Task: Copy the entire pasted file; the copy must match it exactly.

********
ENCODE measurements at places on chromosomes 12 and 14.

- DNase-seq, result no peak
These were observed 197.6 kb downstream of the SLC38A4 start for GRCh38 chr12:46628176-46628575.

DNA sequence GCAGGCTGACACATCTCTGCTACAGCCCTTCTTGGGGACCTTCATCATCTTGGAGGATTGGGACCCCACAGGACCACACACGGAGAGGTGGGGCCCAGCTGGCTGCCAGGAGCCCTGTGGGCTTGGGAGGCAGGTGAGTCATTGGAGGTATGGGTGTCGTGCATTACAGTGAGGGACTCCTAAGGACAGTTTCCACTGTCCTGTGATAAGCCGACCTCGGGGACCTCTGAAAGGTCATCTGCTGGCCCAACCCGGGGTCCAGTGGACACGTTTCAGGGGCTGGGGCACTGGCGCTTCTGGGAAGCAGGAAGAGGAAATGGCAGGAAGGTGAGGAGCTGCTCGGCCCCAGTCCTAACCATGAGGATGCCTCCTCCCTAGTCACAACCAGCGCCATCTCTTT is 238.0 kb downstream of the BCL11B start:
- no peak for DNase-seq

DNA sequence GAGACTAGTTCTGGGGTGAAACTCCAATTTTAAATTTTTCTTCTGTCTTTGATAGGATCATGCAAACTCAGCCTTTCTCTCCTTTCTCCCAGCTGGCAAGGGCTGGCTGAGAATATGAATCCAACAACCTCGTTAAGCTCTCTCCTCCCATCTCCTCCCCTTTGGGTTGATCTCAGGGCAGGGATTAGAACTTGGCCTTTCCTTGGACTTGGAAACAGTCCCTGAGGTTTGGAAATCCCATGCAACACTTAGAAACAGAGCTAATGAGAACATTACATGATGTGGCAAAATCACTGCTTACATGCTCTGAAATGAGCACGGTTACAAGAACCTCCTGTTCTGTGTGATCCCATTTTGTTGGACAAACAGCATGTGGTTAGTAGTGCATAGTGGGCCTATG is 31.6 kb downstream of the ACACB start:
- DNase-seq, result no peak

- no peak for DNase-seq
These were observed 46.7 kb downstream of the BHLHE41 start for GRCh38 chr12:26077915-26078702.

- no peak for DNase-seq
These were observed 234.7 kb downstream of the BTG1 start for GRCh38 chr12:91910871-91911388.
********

ENCODE measurements at places on chromosomes 12 and 14.

- DNase-seq, result no peak
These were observed 197.6 kb downstream of the SLC38A4 start for GRCh38 chr12:46628176-46628575.

DNA sequence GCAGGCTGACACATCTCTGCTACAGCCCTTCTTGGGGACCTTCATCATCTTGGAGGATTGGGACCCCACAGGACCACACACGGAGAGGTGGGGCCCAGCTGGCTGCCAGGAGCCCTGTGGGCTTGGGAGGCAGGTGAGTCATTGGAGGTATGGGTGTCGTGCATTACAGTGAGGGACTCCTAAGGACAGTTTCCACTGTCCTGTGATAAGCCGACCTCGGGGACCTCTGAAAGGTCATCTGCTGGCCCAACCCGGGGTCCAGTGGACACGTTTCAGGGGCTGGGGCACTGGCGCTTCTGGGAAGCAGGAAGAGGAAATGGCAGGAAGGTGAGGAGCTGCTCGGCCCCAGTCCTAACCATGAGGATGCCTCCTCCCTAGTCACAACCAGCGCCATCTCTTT is 238.0 kb downstream of the BCL11B start:
- no peak for DNase-seq

DNA sequence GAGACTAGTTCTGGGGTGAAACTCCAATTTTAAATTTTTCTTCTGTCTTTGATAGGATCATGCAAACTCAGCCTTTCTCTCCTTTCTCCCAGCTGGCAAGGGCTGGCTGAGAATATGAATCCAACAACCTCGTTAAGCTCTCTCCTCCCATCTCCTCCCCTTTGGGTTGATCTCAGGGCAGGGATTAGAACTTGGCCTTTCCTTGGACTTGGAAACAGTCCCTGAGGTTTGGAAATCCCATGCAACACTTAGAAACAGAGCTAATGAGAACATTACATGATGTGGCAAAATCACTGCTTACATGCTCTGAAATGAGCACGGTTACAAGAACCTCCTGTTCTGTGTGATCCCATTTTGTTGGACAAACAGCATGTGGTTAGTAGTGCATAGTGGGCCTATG is 31.6 kb downstream of the ACACB start:
- DNase-seq, result no peak

- no peak for DNase-seq
These were observed 46.7 kb downstream of the BHLHE41 start for GRCh38 chr12:26077915-26078702.

- no peak for DNase-seq
These were observed 234.7 kb downstream of the BTG1 start for GRCh38 chr12:91910871-91911388.